Still No Antidote For Pradaxa Internal Bleeding; Thousands Of Injuries / Deaths Reported

Pradaxa, the anticoagulant drug manufactured by Boehringer Ingelheim and approved by the U.S. Food & Drug Administration (FDA) only two years ago, was supposed to be better than Coumadin to control blood clots that could lead to strokes in Americans with an irregular heartbeat known as atrial fibrillation. However, unlike Coumadin, Pradaxa has no known antidote to reverse its effects – which can lead to so-called bleed-out deaths. Thousands of injuries and deaths have been linked to Pradaxa, and more Pradaxa lawsuits are being filed against the company every day.

FDA Reports 542 Pradaxa Deaths / 3,781 Pradaxa Injuries

The FDA has reported that there have been 542 Pradaxa deaths and 3,781 Pradaxa injuries tied to the drug since 2011 – which has led to a steep increase in lawsuits against Boehringer.

According to an article in the San Francisco Chronicle in December 2012, there are currently about 150 Pradaxa lawsuits filed against Boehringer and more are being filed every day. Those lawsuits claim that the company knew that Pradaxa was defective because there was no antidote to stop bleeding in patients who were switched from Coumadin (generically known as Warfarin) to Pradaxa (generically known as Dabigatran), but failed to warn users of the risks.

Why Patients Switched From Coumadin To Pradaxa

Coumadin has been on the market for 50 years and has worked relatively well as an anticoagulant. However, Coumadin patients require regular medical monitoring – which is expensive and time consuming. Pradaxa was marketed as being just as effective as Coumadin, without a need for continual medical monitoring. So, who wouldn’t switch, right?

Many doctors prescribing anticoagulants did switch their patients to Pradaxa – and sales of the drug skyrocketed. In fact, Boehringer reported that its revenue for Pradaxa reached nearly $1.5 billion in the two years it has been on the market and that overall company sales have increased 20 percent – mostly due to Pradaxa’s popularity.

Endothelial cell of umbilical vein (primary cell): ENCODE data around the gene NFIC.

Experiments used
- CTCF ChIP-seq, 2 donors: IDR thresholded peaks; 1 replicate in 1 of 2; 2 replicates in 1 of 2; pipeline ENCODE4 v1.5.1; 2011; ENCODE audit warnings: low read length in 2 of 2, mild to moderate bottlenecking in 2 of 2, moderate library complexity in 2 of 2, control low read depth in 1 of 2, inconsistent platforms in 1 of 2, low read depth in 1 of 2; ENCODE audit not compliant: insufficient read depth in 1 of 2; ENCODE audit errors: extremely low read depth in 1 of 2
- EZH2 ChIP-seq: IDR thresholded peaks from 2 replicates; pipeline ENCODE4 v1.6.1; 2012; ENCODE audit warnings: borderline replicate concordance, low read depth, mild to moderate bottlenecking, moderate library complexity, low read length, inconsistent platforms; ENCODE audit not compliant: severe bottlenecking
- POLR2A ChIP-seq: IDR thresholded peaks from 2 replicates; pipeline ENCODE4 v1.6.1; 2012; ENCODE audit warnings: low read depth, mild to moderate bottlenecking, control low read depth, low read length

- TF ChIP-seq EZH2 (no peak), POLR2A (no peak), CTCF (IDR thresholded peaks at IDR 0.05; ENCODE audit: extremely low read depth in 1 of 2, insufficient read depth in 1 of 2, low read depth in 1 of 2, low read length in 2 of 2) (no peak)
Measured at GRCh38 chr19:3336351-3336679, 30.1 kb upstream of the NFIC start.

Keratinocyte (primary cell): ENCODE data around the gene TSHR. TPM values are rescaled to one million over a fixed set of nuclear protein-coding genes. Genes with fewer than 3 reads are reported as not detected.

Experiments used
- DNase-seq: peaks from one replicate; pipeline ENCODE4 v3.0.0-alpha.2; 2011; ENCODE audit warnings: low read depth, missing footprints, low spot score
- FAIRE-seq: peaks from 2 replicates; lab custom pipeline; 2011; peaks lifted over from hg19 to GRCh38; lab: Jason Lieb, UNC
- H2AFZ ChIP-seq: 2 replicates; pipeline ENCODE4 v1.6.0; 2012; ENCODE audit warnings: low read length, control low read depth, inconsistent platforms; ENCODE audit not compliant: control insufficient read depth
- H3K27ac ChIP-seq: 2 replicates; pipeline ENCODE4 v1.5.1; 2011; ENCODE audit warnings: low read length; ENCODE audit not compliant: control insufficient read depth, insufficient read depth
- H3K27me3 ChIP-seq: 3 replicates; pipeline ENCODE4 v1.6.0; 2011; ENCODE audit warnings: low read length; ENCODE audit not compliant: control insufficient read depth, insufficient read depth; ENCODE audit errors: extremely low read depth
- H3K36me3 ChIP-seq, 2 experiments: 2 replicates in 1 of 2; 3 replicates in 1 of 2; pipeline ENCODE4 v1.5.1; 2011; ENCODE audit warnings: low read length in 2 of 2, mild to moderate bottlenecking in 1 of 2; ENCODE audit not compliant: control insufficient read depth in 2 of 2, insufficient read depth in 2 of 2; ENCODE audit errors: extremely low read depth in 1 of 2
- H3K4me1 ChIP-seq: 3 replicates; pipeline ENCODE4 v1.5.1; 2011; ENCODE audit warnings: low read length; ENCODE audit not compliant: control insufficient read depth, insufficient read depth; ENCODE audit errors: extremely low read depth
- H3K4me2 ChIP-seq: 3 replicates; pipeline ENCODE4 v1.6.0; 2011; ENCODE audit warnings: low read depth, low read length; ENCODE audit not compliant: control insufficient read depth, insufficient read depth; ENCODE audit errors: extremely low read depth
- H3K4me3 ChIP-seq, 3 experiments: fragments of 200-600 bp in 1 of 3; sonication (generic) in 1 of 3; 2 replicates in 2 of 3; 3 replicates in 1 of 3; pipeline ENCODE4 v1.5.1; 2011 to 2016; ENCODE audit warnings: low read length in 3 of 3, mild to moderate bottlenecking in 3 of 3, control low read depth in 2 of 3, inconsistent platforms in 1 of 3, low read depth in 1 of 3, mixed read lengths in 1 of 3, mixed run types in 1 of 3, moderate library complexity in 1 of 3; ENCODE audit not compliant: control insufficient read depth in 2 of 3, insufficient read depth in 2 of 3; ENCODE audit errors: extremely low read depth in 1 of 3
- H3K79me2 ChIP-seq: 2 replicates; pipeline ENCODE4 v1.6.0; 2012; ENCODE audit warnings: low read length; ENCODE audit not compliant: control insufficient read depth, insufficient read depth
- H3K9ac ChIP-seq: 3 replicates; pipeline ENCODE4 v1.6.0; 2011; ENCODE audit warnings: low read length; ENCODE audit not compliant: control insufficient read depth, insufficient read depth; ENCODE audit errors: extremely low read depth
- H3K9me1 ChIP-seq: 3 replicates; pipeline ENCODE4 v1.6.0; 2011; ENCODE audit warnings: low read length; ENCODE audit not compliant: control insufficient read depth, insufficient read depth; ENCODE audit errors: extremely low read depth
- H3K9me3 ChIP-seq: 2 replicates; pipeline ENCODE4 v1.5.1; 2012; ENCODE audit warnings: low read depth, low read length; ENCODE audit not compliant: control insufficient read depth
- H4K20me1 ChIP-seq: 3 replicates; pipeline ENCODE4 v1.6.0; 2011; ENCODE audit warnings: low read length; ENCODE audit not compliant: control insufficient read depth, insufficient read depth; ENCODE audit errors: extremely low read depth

Pradaxa Popularity May Be Short Lived

Unfortunately, that popularity may be short lived as more and more drug injury victims and their families report Pradaxa side effects. The San Francisco Chronicle article recounted the story of a 72-year-old woman who was given Pradaxa after having a stroke. Although she had taken Coumadin in the past, doctors switched her to Pradaxa because they thought it was better. However, after recovering from her stroke, this grandmother soon ended up back in the hospital with internal bleeding – which proved to be fatal. Her husband, now a widower, is one of the many who has sued the company seeking not only answers, but compensation as well.

As an attorney who has dedicated my legal practice to helping people injured by Pradaxa and other unsafe drugs, I am committed to helping families obtain justice after serious drug side effects and wrongful deaths. We’d like to explain how we can help.

Benefactor of Public Justice